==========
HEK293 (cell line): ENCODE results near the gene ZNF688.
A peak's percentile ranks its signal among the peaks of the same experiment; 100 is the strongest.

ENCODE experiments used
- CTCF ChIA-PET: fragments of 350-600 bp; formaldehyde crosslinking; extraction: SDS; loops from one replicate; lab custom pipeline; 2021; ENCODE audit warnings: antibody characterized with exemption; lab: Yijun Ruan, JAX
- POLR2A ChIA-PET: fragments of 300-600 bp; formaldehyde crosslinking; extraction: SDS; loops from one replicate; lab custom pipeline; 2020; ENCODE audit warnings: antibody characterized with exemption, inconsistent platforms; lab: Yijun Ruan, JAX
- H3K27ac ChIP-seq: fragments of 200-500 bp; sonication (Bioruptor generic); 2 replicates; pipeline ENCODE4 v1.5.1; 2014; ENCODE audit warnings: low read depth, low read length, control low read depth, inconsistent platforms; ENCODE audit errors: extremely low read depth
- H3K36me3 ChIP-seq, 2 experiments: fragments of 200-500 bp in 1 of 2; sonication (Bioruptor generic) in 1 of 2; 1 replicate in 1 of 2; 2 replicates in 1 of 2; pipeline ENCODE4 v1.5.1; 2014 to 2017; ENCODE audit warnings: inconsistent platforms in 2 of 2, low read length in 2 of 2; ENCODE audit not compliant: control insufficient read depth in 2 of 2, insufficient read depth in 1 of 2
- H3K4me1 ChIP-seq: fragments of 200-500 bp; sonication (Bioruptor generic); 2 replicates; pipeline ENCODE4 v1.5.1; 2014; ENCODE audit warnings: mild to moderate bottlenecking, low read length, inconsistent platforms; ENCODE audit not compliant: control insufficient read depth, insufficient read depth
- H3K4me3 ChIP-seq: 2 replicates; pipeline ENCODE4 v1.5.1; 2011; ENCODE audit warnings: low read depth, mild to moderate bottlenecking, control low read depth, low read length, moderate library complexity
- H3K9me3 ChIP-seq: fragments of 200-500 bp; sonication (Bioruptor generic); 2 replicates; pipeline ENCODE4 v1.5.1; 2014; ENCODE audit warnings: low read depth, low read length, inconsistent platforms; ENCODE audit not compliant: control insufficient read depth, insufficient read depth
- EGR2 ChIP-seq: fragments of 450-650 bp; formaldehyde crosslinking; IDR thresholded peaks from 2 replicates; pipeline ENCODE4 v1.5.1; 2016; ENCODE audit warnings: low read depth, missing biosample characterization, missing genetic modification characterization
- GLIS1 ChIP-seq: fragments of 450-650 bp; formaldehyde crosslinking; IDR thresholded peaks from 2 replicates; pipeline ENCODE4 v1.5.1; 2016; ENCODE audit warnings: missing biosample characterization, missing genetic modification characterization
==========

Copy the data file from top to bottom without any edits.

HEK293 (cell line): ENCODE results near the gene ZNF688.
A peak's percentile ranks its signal among the peaks of the same experiment; 100 is the strongest.

ENCODE experiments used
- CTCF ChIA-PET: fragments of 350-600 bp; formaldehyde crosslinking; extraction: SDS; loops from one replicate; lab custom pipeline; 2021; ENCODE audit warnings: antibody characterized with exemption; lab: Yijun Ruan, JAX
- POLR2A ChIA-PET: fragments of 300-600 bp; formaldehyde crosslinking; extraction: SDS; loops from one replicate; lab custom pipeline; 2020; ENCODE audit warnings: antibody characterized with exemption, inconsistent platforms; lab: Yijun Ruan, JAX
- H3K27ac ChIP-seq: fragments of 200-500 bp; sonication (Bioruptor generic); 2 replicates; pipeline ENCODE4 v1.5.1; 2014; ENCODE audit warnings: low read depth, low read length, control low read depth, inconsistent platforms; ENCODE audit errors: extremely low read depth
- H3K36me3 ChIP-seq, 2 experiments: fragments of 200-500 bp in 1 of 2; sonication (Bioruptor generic) in 1 of 2; 1 replicate in 1 of 2; 2 replicates in 1 of 2; pipeline ENCODE4 v1.5.1; 2014 to 2017; ENCODE audit warnings: inconsistent platforms in 2 of 2, low read length in 2 of 2; ENCODE audit not compliant: control insufficient read depth in 2 of 2, insufficient read depth in 1 of 2
- H3K4me1 ChIP-seq: fragments of 200-500 bp; sonication (Bioruptor generic); 2 replicates; pipeline ENCODE4 v1.5.1; 2014; ENCODE audit warnings: mild to moderate bottlenecking, low read length, inconsistent platforms; ENCODE audit not compliant: control insufficient read depth, insufficient read depth
- H3K4me3 ChIP-seq: 2 replicates; pipeline ENCODE4 v1.5.1; 2011; ENCODE audit warnings: low read depth, mild to moderate bottlenecking, control low read depth, low read length, moderate library complexity
- H3K9me3 ChIP-seq: fragments of 200-500 bp; sonication (Bioruptor generic); 2 replicates; pipeline ENCODE4 v1.5.1; 2014; ENCODE audit warnings: low read depth, low read length, inconsistent platforms; ENCODE audit not compliant: control insufficient read depth, insufficient read depth
- EGR2 ChIP-seq: fragments of 450-650 bp; formaldehyde crosslinking; IDR thresholded peaks from 2 replicates; pipeline ENCODE4 v1.5.1; 2016; ENCODE audit warnings: low read depth, missing biosample characterization, missing genetic modification characterization
- GLIS1 ChIP-seq: fragments of 450-650 bp; formaldehyde crosslinking; IDR thresholded peaks from 2 replicates; pipeline ENCODE4 v1.5.1; 2016; ENCODE audit warnings: missing biosample characterization, missing genetic modification characterization